Yakima brewery joins ‘All Together’ beer challenge, profits go to local hospitality workers
YAKIMA, Wash. — A Yakima brewery is stepping up during the pandemic by taking part in a collaborative project between hundreds of breweries across the world dedicated to helping hospitality workers and raising awareness of their struggle.
Hop Capital Brewing is one of four breweries in Washington state currently brewing All Together beer, the proceeds of which are donated to local organizations to spend on helping those in the hospitality industry.
The project was started by Other Half Brewing in New York; the brewery invited businesses across the world to use their open source recipe, public artwork and add their own twists to the beer.
“It was a way to connect with a brewery that’s all the way across the United States to do a collaboration with them but also a way to take the proceeds that we are getting to give back to the local community here,” said Johnathon ‘JT’ Thomas, co-owner of Hop Capital Brewing. “It just felt like the right thing to do.”
Hop Capital Brewing was able to purchase a portion of the supplies at-cost and started brewing their own All Together beer two weeks ago. Thomas said it should be ready for sale by the end of next week.
“We’ll be taking all of the profits, and it’ll be split between two places,” Thomas said. “Yakima Valley Resilience and Response Fund is the first one and then it’ll be split with the Latino Community Fund.”
The Yakima Valley Resilience and Response Fund is a product of the Yakima Valley Community Foundation and serves to, “help sustain charitable organizations and agencies as they work to address the COVID-19 virus and its impacts on the Yakima Valley, particularly our valley’s most vulnerable populations.”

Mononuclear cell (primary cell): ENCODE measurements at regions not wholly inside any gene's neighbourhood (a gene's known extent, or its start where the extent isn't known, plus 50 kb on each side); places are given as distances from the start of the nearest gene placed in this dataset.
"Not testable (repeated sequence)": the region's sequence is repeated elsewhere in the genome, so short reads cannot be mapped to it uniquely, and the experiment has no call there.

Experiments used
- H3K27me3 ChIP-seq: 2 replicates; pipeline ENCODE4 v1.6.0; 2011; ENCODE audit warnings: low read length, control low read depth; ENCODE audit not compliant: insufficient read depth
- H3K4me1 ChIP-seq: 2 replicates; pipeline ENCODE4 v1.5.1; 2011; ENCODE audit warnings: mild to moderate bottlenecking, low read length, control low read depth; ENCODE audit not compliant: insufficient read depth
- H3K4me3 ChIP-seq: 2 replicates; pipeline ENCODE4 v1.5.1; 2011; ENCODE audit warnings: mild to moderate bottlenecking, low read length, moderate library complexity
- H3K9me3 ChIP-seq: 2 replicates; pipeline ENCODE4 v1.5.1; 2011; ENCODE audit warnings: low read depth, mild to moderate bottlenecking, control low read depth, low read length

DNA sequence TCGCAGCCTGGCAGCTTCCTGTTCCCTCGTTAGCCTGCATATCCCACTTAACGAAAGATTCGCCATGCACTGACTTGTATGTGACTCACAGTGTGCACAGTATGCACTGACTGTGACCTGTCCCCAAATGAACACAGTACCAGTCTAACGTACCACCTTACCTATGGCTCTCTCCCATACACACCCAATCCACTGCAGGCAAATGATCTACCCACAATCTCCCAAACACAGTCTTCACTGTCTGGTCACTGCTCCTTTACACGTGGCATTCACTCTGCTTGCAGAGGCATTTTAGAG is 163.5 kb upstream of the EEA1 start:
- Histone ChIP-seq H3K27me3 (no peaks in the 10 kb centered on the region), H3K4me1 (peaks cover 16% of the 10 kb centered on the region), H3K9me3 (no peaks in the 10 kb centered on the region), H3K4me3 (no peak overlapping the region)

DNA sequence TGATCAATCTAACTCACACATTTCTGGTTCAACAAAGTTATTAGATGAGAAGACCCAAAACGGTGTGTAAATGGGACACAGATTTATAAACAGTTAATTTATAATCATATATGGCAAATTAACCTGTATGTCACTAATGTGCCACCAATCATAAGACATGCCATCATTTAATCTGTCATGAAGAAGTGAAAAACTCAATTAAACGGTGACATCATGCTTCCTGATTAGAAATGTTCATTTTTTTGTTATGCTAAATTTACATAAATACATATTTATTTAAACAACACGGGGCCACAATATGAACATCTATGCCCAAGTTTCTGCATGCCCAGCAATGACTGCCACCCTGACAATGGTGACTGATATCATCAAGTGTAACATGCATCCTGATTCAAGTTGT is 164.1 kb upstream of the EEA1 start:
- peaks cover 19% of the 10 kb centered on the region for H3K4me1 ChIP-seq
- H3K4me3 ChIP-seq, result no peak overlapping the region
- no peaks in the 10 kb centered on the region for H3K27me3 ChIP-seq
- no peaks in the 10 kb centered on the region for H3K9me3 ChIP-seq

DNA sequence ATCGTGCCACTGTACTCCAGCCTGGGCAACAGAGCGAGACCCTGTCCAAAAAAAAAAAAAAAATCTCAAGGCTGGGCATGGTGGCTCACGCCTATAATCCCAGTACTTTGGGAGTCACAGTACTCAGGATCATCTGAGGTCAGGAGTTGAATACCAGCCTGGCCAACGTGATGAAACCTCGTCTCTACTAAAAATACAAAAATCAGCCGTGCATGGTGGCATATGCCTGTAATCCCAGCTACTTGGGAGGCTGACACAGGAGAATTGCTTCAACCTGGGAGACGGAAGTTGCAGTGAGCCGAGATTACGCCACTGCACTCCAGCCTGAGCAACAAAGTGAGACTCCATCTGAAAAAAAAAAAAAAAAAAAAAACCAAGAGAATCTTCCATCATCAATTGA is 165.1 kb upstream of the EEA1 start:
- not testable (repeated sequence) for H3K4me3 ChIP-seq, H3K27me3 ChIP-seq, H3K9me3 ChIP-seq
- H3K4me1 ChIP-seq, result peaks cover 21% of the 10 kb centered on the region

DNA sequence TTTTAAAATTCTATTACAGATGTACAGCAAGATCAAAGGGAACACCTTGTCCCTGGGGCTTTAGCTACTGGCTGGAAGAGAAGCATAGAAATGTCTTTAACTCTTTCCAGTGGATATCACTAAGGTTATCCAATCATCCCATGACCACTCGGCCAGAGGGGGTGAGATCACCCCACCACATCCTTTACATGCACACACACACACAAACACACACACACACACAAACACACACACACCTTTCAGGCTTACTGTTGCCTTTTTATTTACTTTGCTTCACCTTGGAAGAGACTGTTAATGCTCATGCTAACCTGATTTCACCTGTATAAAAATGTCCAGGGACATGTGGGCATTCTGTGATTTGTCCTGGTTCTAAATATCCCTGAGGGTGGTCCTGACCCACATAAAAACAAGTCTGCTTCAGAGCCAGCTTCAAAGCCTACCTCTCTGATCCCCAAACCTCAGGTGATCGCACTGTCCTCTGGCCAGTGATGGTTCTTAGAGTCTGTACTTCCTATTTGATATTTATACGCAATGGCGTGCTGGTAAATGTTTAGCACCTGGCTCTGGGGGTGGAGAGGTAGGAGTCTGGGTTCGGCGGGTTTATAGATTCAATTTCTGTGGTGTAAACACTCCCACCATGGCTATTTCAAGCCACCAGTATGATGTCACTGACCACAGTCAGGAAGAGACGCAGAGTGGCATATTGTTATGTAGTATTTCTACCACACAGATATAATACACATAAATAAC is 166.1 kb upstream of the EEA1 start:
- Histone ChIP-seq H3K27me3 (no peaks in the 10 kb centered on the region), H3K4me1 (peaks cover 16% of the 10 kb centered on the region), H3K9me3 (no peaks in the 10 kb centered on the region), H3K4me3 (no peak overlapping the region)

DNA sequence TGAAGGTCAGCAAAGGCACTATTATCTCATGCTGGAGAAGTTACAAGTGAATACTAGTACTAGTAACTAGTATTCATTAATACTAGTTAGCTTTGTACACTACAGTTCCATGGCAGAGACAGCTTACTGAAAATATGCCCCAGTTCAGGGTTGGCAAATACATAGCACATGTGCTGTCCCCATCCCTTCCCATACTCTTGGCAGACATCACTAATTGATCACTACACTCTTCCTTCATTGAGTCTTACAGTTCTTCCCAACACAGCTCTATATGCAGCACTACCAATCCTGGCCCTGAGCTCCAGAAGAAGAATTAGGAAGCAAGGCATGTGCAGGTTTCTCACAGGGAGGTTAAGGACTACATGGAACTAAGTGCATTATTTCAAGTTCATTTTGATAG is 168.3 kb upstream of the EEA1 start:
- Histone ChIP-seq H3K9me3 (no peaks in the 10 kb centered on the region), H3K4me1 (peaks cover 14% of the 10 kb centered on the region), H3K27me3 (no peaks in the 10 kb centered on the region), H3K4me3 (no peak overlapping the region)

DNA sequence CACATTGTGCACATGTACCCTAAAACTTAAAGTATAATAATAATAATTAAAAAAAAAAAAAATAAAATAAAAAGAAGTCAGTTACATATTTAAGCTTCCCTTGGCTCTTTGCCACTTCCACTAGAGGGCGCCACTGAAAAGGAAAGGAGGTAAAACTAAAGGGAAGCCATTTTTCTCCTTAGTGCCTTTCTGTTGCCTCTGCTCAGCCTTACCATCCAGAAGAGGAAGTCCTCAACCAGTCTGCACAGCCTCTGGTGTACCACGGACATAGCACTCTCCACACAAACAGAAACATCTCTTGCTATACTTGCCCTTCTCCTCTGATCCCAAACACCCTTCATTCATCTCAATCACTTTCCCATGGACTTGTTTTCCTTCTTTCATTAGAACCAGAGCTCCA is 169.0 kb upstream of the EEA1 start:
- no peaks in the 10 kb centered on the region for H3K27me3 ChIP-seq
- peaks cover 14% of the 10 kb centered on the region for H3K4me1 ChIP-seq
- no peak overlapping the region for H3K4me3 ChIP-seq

The Latino Community Fund of Washington has an office in Yakima and awards community grants to programs and organizations dedicated to helping the Latino community.
“This virus has caused a lot of problems for a lot of people and a lot of people have lost their jobs,” Thomas said. “When I saw what [Other Half Brewing was] doing, it was like, ‘Well, we’re all in this together.'”
Over the past four weeks, the brewery’s been through a dramatic shift; when their taproom was forced to close under COVID-19 restrictions, the hardship caused the business to lose about 95 percent of its revenue.
Prior to the shutdown, Hop Capital Brewing was in the process of rolling out a new IPA called ‘pan-DAMN-ic ‘ in partnership with Ali’s One Stop grocery store in Yakima.
It was originally just supposed to be on tap, but with that no longer being an option, the brewery had to can and label it, which cut into any profits they may have made. The beer is now almost completely out of stock.
“You’re doing something one day and then all of a sudden, without any control of your own it’s just erased right in front of you,” Thomas said. “The hardest part is probably the loss of employees.”